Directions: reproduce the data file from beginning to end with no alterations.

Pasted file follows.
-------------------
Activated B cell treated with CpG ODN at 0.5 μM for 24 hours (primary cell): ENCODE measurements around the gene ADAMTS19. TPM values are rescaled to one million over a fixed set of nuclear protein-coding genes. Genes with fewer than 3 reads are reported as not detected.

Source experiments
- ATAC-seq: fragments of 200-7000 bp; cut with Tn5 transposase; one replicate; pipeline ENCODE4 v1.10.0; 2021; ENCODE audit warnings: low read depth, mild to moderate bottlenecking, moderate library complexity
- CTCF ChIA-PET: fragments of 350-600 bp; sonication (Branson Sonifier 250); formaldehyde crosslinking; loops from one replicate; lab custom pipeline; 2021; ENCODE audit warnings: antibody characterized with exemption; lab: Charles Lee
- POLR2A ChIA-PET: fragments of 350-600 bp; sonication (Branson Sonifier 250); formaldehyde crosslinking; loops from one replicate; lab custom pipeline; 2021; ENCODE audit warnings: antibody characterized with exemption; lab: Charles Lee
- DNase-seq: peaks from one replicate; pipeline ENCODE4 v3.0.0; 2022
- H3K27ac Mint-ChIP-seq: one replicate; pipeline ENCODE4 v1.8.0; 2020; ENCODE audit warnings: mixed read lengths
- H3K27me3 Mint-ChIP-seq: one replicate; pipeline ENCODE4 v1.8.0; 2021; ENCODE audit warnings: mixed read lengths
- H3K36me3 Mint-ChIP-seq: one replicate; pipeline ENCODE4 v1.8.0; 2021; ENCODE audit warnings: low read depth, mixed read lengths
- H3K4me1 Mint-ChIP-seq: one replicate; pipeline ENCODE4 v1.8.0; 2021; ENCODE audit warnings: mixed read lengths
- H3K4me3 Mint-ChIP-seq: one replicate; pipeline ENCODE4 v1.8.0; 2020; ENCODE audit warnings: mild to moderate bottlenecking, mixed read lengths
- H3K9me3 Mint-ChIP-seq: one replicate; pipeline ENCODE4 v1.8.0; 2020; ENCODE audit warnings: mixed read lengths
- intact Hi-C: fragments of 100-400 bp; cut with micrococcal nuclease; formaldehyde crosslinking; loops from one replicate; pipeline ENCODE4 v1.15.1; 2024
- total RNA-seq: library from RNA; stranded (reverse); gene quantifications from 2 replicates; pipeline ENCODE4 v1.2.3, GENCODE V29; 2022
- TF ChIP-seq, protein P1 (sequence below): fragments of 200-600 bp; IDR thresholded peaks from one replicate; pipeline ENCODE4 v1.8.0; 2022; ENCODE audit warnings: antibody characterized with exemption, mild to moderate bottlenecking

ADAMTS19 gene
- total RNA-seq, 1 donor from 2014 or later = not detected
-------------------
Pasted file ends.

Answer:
Activated B cell treated with CpG ODN at 0.5 μM for 24 hours (primary cell): ENCODE measurements around the gene ADAMTS19. TPM values are rescaled to one million over a fixed set of nuclear protein-coding genes. Genes with fewer than 3 reads are reported as not detected.

Source experiments
- ATAC-seq: fragments of 200-7000 bp; cut with Tn5 transposase; one replicate; pipeline ENCODE4 v1.10.0; 2021; ENCODE audit warnings: low read depth, mild to moderate bottlenecking, moderate library complexity
- CTCF ChIA-PET: fragments of 350-600 bp; sonication (Branson Sonifier 250); formaldehyde crosslinking; loops from one replicate; lab custom pipeline; 2021; ENCODE audit warnings: antibody characterized with exemption; lab: Charles Lee
- POLR2A ChIA-PET: fragments of 350-600 bp; sonication (Branson Sonifier 250); formaldehyde crosslinking; loops from one replicate; lab custom pipeline; 2021; ENCODE audit warnings: antibody characterized with exemption; lab: Charles Lee
- DNase-seq: peaks from one replicate; pipeline ENCODE4 v3.0.0; 2022
- H3K27ac Mint-ChIP-seq: one replicate; pipeline ENCODE4 v1.8.0; 2020; ENCODE audit warnings: mixed read lengths
- H3K27me3 Mint-ChIP-seq: one replicate; pipeline ENCODE4 v1.8.0; 2021; ENCODE audit warnings: mixed read lengths
- H3K36me3 Mint-ChIP-seq: one replicate; pipeline ENCODE4 v1.8.0; 2021; ENCODE audit warnings: low read depth, mixed read lengths
- H3K4me1 Mint-ChIP-seq: one replicate; pipeline ENCODE4 v1.8.0; 2021; ENCODE audit warnings: mixed read lengths
- H3K4me3 Mint-ChIP-seq: one replicate; pipeline ENCODE4 v1.8.0; 2020; ENCODE audit warnings: mild to moderate bottlenecking, mixed read lengths
- H3K9me3 Mint-ChIP-seq: one replicate; pipeline ENCODE4 v1.8.0; 2020; ENCODE audit warnings: mixed read lengths
- intact Hi-C: fragments of 100-400 bp; cut with micrococcal nuclease; formaldehyde crosslinking; loops from one replicate; pipeline ENCODE4 v1.15.1; 2024
- total RNA-seq: library from RNA; stranded (reverse); gene quantifications from 2 replicates; pipeline ENCODE4 v1.2.3, GENCODE V29; 2022
- TF ChIP-seq, protein P1 (sequence below): fragments of 200-600 bp; IDR thresholded peaks from one replicate; pipeline ENCODE4 v1.8.0; 2022; ENCODE audit warnings: antibody characterized with exemption, mild to moderate bottlenecking

ADAMTS19 gene
- total RNA-seq, 1 donor from 2014 or later = not detected